High Heat Alarm

About: Electrical Engineering Student

This is a simple alarm that I made so that it would go off when the temperature of a deep freezer or other similair appliance got above a certain temperature in degrees. I thought that this would help by giving you a little bit of indication of when it was time to move your food before it went all bad.

Step 1: Get Some Parts Together

Probably the most difficult and important step of any project is the selection of all the little bits. If you wanted to make this alarm you would need:

A Temperature Sensor -- I used one called TC622EAT from Microchip for this because it seemed ready made for this application. It simply needs an external resistor to set its trip temperature and it comes in a transistor like package perfect for putting at the end of some longer cord and run inside your freezer. I think most temperature sensors would work however, just as long as they operate in the right temperature range, and if they do not have the trip set feature, that just means that you have to get a little more creative ie add a relay or something like that.

A Resistor -- Just to set the temperature of the TC622. There is a little formula to figure out the resistance needed for the desired trip temperature in the datasheets on the sensor on the Microchip website.

An Op-Amp -- This temperature sensor can't output the current needed to switch on the alarm that I had for this, so an Op-Amp was used as a buffer so that the alarm would go off.

An Alarm -- Here I cheated, and used a window alarm that I bought from Canadian Tire for 1.50, after stripping some of the unnecessary parts from it.

Misc Cable and some batteries -- for the temperature sensor lead, I will use a piece of IDE cable, because its flat so it can go between the seal for the freezer better, and I have a lot of them lying around unused. the temperature sensor that I have needs about 4.5 volts minimum, so I will use 3 AA batteries.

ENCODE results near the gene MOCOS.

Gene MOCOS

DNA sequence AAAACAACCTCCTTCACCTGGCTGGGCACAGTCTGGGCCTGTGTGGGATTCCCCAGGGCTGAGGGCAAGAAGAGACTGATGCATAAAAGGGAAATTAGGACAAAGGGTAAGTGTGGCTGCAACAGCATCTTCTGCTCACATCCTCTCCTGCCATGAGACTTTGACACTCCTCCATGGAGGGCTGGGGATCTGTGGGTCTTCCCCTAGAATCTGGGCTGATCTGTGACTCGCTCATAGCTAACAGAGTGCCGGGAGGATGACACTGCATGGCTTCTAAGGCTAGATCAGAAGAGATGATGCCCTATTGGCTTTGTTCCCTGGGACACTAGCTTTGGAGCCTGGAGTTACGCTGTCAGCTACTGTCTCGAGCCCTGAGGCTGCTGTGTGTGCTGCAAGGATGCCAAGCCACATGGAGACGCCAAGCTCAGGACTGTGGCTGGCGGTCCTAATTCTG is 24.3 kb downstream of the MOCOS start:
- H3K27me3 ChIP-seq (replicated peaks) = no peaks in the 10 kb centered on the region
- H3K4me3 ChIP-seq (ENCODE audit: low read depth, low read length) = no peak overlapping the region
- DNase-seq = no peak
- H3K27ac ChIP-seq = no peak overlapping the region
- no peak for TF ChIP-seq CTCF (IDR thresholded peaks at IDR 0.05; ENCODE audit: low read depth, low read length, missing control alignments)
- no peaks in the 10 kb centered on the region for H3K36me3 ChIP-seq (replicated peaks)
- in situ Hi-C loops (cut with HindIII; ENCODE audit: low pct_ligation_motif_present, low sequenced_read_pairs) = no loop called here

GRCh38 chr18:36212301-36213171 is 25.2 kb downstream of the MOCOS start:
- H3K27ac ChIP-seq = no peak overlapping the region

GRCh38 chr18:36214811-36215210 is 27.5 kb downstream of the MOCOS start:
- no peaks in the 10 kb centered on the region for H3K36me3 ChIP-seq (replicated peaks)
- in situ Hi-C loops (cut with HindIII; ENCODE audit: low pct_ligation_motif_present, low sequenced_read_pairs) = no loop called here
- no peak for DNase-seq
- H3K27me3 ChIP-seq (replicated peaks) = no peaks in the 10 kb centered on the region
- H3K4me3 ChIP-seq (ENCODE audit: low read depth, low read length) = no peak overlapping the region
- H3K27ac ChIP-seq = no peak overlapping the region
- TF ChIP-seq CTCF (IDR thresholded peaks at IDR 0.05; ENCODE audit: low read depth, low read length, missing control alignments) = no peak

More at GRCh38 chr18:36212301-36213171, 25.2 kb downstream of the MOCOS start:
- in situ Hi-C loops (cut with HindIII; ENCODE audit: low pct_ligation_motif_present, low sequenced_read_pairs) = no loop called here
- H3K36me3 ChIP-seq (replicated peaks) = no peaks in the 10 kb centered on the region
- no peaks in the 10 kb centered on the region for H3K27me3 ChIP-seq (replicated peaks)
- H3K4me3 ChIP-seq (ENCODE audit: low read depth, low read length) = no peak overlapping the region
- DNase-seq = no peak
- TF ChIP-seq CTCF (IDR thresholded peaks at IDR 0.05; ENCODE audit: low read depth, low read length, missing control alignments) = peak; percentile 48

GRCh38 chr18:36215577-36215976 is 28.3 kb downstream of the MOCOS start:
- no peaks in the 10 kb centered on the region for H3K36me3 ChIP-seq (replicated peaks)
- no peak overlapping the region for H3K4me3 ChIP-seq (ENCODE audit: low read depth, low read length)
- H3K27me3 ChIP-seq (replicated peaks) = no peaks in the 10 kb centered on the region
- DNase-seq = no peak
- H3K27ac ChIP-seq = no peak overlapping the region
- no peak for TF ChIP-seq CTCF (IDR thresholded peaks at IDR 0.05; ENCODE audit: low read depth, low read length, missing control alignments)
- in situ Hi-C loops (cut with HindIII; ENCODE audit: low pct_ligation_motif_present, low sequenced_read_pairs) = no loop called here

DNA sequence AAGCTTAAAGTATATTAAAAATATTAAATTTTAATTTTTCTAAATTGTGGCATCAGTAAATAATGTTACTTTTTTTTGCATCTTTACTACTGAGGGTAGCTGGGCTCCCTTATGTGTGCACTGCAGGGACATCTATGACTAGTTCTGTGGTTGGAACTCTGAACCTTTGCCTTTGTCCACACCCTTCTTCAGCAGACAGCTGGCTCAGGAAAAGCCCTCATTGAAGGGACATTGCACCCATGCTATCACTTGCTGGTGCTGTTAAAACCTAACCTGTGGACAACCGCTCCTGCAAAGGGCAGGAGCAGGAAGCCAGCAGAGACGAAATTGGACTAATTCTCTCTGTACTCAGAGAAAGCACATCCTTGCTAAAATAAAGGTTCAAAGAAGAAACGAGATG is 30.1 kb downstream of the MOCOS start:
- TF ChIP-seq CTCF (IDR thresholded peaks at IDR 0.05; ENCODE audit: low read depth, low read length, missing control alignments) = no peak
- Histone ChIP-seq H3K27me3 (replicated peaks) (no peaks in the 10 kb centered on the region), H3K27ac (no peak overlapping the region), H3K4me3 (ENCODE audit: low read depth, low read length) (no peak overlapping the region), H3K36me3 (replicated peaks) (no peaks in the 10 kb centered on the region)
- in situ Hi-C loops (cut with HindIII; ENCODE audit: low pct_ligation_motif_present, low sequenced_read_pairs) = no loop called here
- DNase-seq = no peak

Step 2: Put It All Together

Probably the easiest part. This part really depends on what you used for components, so I will won't go into a lot of details, just provide the schematic that I used.

The end of the sensor cable was done up with heat shrink tubing to make it really neat as it would be in the freezer. I got lazy with the op amp and the connections are just soldered right onto the pins.

The batteries are just taped together with some wire makeing them seriesed until I can find a battery clip or something like that for them.

Step 3: All Finished

Now that the alarm is complete, all that remains to do is to test it if you so desire, and to mount it in the fridge or freezer of your choice. I don't recommend putting it in a fridge because the temperature goes up so much when you open the door, that you might have it going off at you all the time.

Also, you don't really want to put the whole thing in a freezer because I believe that the cold will kill the batteries faster than normal.

Although the alarm isn't intensely loud, it should be loud enough that if you picked your temperatures right, you should have enough time when you hear it to do something about it before all your food goes bad. Maybe somebody unplugged it by accident or something easy like that.

I have done a few tests with the setup in the second photo. I haven't pulled the plug on the freezer, only moved the sensor in and out, and it worked as I hoped that it would.

This little project is easy and cheap, and I believe that it has the potential to save hundreds of dollars in spoiled food.

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    15 Discussions

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    pan_127

    7 years ago on Step 2

    Is a LM368 okay for this circuit?

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    Chitput

    11 years ago

    hey EJ, which op-amp did u use...? was cusrious cus of the 4.5v power supply, LM741 does work only with +12v to -12v

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    ElectricJChitput